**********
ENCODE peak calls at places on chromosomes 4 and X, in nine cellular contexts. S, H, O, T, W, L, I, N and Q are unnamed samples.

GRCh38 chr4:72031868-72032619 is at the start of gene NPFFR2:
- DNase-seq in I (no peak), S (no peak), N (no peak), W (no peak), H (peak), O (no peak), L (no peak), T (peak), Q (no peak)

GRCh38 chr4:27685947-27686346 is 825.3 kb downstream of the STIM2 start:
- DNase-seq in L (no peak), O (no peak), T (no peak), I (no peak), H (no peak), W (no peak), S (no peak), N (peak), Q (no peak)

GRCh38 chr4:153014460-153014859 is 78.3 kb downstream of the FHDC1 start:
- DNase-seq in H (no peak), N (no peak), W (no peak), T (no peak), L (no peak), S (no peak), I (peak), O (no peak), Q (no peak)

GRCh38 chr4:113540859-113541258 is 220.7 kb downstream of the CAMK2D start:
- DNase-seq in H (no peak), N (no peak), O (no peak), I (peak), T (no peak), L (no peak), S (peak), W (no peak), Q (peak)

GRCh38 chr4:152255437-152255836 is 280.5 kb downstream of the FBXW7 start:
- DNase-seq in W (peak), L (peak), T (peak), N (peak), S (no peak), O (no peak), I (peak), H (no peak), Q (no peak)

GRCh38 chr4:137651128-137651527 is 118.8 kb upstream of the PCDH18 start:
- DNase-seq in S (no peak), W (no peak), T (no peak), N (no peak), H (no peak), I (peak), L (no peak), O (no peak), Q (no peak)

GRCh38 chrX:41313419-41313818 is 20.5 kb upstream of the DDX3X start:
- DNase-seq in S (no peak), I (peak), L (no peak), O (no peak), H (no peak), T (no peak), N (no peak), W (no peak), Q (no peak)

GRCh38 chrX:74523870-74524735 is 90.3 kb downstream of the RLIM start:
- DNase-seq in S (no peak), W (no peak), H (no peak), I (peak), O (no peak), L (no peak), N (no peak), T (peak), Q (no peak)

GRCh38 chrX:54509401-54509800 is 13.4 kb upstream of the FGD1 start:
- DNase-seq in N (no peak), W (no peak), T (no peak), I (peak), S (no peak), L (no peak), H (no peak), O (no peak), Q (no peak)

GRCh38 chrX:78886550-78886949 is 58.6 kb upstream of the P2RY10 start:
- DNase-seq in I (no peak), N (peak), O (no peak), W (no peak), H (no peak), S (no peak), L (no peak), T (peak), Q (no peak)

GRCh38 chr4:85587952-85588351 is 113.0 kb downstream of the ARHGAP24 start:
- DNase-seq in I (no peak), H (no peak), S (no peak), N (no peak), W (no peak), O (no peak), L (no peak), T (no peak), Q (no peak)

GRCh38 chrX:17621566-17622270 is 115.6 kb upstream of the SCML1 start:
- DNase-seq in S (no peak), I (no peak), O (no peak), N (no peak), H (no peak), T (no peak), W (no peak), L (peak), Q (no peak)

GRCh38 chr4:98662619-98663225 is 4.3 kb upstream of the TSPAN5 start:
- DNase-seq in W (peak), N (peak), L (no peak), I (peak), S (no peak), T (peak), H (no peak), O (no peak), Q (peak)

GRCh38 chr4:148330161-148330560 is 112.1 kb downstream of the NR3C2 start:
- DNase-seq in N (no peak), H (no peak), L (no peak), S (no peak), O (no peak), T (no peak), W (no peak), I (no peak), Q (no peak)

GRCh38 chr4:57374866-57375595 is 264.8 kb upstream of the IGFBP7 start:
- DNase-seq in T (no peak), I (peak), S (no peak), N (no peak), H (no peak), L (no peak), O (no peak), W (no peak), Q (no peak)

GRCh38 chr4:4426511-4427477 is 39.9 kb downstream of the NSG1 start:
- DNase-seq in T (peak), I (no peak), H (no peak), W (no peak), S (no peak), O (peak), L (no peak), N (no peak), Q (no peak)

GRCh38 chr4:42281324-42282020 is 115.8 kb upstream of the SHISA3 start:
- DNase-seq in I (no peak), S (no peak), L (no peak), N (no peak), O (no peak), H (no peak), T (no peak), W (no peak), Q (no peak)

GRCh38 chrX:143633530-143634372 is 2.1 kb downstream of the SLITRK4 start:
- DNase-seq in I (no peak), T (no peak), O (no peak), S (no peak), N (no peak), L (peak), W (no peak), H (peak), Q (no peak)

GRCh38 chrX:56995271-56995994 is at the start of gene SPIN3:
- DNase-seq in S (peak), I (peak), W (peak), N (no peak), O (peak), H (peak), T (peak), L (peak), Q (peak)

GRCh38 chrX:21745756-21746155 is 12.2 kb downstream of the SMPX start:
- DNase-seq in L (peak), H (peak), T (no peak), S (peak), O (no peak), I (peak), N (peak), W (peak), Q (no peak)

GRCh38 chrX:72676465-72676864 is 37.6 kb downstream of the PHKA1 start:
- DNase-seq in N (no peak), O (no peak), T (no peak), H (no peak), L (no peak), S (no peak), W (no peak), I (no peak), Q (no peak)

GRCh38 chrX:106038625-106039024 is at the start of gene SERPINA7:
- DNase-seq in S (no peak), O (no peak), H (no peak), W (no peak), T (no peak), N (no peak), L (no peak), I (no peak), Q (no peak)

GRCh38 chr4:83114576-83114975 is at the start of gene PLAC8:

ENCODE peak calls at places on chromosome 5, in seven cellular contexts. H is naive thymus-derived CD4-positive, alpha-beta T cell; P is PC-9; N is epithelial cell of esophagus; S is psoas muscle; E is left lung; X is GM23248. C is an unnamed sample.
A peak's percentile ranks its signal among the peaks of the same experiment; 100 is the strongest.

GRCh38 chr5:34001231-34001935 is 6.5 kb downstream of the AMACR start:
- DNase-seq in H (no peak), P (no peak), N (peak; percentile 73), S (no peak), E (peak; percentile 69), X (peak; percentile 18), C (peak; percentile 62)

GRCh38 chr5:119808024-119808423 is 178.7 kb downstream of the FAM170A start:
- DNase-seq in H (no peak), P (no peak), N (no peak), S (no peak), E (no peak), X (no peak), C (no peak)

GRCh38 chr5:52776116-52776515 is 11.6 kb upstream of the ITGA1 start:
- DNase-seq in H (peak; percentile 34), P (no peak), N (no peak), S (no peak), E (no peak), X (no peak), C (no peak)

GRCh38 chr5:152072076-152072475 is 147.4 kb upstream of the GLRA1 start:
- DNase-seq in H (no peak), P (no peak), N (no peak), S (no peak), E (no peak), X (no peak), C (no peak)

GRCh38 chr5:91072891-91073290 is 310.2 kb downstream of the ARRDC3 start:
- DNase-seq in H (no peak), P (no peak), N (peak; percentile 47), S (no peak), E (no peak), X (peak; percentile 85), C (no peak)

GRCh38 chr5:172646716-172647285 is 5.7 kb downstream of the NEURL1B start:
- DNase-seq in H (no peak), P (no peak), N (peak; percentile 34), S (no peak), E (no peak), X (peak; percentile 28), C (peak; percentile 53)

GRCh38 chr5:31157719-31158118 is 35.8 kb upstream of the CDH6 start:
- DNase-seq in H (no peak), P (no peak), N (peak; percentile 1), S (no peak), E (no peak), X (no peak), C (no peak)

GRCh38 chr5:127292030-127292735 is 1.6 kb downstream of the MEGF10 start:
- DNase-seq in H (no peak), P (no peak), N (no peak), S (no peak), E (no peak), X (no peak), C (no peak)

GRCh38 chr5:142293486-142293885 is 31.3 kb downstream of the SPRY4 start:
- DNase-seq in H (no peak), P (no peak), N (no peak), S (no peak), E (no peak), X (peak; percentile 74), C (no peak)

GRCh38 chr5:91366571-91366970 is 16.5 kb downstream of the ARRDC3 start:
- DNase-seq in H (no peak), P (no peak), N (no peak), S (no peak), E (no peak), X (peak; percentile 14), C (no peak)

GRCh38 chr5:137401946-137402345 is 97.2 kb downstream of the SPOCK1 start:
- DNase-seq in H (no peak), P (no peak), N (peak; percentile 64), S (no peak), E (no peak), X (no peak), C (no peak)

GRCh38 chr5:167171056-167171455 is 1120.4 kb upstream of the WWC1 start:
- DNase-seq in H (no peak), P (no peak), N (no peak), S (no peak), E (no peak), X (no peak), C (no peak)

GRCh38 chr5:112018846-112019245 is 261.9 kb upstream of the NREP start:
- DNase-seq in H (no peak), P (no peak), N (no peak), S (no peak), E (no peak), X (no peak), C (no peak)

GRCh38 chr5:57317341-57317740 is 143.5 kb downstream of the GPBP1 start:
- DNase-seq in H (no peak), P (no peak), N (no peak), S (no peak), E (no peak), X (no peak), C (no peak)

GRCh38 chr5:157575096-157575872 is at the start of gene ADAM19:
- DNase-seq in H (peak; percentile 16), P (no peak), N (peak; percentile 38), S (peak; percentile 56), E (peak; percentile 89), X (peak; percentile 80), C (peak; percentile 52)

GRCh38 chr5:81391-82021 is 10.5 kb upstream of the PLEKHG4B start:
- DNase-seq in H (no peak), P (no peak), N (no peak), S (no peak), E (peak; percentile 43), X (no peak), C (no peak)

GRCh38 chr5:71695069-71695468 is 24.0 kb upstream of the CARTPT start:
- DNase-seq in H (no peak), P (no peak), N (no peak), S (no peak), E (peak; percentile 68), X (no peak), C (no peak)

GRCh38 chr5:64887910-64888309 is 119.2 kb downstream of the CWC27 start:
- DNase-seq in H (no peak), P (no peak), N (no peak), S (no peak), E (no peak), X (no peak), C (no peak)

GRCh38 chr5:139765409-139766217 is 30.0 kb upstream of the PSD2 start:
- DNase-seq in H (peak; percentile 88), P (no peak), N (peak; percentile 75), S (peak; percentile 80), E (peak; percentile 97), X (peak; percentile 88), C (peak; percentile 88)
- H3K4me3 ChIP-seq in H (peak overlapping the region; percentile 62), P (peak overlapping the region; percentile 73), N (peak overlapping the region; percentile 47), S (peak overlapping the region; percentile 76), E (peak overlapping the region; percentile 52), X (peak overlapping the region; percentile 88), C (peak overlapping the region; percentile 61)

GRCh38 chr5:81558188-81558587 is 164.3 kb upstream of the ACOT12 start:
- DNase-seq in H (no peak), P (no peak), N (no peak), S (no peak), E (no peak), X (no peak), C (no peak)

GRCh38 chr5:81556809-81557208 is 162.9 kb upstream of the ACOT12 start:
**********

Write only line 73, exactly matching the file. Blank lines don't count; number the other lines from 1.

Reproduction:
GRCh38 chr5:112018846-112019245 is 261.9 kb upstream of the NREP start: